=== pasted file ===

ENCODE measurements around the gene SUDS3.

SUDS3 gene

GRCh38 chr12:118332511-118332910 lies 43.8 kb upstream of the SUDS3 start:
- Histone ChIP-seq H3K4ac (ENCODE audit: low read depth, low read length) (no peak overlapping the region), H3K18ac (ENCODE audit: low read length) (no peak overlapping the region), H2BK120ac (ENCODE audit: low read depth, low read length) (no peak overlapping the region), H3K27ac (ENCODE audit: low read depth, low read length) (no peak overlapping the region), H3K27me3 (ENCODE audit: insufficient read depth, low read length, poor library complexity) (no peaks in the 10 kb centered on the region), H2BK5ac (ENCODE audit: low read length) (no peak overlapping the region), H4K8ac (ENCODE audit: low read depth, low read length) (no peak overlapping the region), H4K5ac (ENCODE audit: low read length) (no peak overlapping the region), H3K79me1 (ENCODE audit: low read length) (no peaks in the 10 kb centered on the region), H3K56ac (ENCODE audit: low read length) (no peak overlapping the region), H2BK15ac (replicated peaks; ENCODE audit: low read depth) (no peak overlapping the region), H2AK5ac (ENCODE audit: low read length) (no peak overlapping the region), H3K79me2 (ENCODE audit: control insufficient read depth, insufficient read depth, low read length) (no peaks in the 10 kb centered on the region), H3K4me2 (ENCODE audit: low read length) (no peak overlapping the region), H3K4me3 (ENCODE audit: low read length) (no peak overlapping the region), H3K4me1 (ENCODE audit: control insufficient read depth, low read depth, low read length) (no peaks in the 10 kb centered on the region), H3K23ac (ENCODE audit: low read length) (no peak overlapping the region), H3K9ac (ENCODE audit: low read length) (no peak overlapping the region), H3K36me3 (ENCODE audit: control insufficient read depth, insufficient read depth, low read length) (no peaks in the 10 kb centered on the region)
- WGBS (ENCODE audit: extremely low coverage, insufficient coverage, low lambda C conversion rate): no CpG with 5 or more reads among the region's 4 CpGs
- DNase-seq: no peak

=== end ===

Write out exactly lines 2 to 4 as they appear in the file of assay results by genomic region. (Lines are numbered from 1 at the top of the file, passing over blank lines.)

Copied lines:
SUDS3 gene

GRCh38 chr12:118332511-118332910 lies 43.8 kb upstream of the SUDS3 start:
- Histone ChIP-seq H3K4ac (ENCODE audit: low read depth, low read length) (no peak overlapping the region), H3K18ac (ENCODE audit: low read length) (no peak overlapping the region), H2BK120ac (ENCODE audit: low read depth, low read length) (no peak overlapping the region), H3K27ac (ENCODE audit: low read depth, low read length) (no peak overlapping the region), H3K27me3 (ENCODE audit: insufficient read depth, low read length, poor library complexity) (no peaks in the 10 kb centered on the region), H2BK5ac (ENCODE audit: low read length) (no peak overlapping the region), H4K8ac (ENCODE audit: low read depth, low read length) (no peak overlapping the region), H4K5ac (ENCODE audit: low read length) (no peak overlapping the region), H3K79me1 (ENCODE audit: low read length) (no peaks in the 10 kb centered on the region), H3K56ac (ENCODE audit: low read length) (no peak overlapping the region), H2BK15ac (replicated peaks; ENCODE audit: low read depth) (no peak overlapping the region), H2AK5ac (ENCODE audit: low read length) (no peak overlapping the region), H3K79me2 (ENCODE audit: control insufficient read depth, insufficient read depth, low read length) (no peaks in the 10 kb centered on the region), H3K4me2 (ENCODE audit: low read length) (no peak overlapping the region), H3K4me3 (ENCODE audit: low read length) (no peak overlapping the region), H3K4me1 (ENCODE audit: control insufficient read depth, low read depth, low read length) (no peaks in the 10 kb centered on the region), H3K23ac (ENCODE audit: low read length) (no peak overlapping the region), H3K9ac (ENCODE audit: low read length) (no peak overlapping the region), H3K36me3 (ENCODE audit: control insufficient read depth, insufficient read depth, low read length) (no peaks in the 10 kb centered on the region)